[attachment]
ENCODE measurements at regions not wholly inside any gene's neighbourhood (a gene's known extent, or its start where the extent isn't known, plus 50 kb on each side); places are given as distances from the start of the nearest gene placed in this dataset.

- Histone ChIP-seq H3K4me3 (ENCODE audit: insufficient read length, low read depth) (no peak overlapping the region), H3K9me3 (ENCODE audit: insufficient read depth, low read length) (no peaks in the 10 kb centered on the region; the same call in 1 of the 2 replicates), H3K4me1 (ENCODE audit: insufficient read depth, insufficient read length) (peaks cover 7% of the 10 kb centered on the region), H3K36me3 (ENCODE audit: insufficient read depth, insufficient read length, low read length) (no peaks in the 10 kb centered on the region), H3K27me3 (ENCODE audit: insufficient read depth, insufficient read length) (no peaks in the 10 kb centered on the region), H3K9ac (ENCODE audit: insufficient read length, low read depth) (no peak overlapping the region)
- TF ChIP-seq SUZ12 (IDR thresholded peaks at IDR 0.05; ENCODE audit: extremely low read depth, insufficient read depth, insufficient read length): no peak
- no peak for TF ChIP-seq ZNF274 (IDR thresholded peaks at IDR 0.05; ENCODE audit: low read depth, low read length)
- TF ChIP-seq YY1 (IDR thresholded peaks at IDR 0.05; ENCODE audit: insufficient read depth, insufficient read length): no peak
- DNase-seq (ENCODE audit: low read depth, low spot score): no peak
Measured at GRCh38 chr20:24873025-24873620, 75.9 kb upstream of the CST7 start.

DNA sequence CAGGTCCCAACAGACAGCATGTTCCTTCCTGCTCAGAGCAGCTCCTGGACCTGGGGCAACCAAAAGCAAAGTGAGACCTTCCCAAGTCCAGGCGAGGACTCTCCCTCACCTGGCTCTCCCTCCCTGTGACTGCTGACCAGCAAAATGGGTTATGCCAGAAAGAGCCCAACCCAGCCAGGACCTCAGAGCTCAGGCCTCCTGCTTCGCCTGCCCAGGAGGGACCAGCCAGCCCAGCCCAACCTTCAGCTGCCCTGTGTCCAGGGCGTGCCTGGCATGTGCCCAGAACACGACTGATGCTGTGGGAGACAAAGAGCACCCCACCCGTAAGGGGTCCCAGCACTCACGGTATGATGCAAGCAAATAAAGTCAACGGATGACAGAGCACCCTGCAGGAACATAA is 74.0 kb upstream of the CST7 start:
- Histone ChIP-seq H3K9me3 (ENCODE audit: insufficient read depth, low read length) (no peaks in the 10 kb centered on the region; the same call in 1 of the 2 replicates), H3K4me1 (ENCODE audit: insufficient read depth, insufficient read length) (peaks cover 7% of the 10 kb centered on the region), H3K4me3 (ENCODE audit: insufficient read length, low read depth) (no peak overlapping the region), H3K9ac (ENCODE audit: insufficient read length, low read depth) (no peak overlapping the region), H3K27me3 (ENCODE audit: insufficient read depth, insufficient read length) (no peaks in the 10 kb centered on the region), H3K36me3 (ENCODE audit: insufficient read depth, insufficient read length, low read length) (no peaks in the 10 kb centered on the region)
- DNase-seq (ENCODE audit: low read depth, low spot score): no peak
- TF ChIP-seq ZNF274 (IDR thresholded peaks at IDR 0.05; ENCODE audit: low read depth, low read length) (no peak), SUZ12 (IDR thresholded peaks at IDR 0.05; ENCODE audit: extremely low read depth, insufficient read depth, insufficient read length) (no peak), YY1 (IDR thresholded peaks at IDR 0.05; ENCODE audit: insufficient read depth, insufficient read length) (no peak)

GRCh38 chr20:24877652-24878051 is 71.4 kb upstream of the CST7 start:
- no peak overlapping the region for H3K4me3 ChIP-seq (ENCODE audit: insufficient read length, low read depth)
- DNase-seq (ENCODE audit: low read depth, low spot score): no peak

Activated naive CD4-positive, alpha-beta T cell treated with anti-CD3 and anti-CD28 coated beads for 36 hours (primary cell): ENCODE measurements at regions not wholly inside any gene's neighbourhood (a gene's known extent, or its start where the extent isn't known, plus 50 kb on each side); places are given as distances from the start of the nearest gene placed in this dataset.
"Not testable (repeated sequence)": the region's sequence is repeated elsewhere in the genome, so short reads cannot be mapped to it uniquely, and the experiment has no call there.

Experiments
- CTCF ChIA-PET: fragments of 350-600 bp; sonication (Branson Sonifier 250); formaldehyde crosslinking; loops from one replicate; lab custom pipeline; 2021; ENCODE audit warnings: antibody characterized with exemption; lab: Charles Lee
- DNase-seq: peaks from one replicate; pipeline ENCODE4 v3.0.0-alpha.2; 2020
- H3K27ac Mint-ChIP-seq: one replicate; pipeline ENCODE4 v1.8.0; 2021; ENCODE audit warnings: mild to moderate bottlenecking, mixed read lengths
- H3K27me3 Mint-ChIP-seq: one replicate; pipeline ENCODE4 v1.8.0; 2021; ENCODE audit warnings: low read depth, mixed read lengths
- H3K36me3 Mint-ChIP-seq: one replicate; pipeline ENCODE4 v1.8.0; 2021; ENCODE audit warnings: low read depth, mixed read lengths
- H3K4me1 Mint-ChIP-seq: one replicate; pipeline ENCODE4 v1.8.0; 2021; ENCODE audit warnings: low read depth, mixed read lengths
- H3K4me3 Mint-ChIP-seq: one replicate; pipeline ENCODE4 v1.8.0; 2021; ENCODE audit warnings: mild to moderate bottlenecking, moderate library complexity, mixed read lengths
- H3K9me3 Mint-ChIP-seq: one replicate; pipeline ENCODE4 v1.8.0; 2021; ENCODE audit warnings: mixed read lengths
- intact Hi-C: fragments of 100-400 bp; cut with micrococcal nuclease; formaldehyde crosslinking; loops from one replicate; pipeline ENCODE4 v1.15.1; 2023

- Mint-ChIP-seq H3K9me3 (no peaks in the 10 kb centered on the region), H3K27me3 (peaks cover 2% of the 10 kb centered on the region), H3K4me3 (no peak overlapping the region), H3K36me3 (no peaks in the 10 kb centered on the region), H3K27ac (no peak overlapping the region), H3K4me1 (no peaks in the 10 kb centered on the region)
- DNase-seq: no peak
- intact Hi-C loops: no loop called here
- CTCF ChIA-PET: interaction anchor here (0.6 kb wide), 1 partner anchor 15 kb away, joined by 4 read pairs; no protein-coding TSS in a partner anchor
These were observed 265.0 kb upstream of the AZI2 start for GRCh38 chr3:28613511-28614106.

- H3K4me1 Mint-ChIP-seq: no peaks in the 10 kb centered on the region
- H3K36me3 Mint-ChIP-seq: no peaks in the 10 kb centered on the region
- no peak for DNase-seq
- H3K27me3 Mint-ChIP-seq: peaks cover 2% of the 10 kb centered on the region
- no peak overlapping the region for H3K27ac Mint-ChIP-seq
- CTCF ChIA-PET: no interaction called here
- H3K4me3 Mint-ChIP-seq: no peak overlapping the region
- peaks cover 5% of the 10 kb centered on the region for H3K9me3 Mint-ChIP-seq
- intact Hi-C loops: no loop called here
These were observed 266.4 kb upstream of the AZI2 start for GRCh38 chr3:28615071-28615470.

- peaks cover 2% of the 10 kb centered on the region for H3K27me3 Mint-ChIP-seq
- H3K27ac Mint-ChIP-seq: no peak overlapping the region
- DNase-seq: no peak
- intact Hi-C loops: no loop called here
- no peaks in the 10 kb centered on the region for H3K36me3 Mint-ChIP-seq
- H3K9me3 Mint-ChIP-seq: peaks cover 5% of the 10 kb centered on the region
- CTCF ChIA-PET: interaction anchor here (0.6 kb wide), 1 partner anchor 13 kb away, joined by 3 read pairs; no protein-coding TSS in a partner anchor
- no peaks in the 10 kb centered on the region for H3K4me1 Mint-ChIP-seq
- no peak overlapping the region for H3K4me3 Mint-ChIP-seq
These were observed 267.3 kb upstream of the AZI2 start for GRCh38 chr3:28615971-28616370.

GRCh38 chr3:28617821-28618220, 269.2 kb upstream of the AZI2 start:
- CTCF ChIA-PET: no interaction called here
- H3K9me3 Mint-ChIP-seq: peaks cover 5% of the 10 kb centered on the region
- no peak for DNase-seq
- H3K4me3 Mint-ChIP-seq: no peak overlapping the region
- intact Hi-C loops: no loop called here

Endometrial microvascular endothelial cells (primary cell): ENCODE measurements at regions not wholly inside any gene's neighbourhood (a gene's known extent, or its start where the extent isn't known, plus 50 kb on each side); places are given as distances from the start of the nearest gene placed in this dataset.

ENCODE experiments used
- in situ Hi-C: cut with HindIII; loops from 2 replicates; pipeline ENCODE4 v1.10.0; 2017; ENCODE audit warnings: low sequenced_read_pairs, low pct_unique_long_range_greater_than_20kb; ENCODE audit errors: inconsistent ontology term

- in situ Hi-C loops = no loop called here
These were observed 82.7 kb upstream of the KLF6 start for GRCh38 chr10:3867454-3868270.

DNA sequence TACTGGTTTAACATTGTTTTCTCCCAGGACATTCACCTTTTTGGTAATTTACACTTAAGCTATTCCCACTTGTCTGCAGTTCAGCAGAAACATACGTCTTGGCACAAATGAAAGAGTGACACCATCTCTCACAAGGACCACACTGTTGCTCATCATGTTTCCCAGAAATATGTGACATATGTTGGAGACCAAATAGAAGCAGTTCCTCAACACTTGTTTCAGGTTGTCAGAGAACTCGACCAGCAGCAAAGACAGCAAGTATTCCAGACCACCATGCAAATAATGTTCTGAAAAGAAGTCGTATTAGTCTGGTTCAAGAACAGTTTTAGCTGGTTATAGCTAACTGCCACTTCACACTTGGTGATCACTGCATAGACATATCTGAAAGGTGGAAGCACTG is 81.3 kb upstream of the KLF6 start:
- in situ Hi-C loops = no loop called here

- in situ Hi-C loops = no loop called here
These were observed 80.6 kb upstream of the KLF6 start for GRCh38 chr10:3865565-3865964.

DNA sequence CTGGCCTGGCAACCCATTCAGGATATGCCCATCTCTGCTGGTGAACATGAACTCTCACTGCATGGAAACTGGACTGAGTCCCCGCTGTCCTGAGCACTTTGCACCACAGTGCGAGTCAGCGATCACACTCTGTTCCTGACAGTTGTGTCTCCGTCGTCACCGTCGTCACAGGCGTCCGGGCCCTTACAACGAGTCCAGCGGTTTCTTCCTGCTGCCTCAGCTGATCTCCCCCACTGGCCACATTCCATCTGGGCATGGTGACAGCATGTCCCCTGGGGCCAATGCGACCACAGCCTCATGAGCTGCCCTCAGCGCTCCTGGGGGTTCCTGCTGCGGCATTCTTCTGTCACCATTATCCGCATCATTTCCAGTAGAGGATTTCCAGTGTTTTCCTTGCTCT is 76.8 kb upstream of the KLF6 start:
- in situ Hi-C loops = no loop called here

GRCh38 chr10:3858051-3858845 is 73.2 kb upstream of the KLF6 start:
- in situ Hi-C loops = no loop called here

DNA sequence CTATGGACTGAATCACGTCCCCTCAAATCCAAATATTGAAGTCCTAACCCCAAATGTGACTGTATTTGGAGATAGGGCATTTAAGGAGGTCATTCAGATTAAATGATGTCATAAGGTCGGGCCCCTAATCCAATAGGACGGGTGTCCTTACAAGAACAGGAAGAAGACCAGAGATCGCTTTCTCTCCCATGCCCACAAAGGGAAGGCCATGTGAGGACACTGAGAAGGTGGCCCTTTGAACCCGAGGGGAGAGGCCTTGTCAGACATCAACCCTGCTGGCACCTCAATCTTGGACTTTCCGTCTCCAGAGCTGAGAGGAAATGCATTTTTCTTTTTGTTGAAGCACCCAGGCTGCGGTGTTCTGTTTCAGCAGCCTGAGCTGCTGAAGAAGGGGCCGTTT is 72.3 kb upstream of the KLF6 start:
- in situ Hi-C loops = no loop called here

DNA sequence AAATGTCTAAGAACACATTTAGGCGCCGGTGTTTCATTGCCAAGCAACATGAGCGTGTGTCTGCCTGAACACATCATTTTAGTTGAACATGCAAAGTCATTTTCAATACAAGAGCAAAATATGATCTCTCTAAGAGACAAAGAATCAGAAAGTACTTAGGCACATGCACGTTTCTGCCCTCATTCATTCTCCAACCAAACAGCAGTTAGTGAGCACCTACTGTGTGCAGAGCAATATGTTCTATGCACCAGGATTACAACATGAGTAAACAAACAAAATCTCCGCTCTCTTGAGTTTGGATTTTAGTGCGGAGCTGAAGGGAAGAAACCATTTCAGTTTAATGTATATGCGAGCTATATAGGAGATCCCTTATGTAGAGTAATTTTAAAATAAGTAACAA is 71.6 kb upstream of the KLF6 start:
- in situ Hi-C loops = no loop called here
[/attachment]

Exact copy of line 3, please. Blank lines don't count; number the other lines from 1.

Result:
- TF ChIP-seq SUZ12 (IDR thresholded peaks at IDR 0.05; ENCODE audit: extremely low read depth, insufficient read depth, insufficient read length): no peak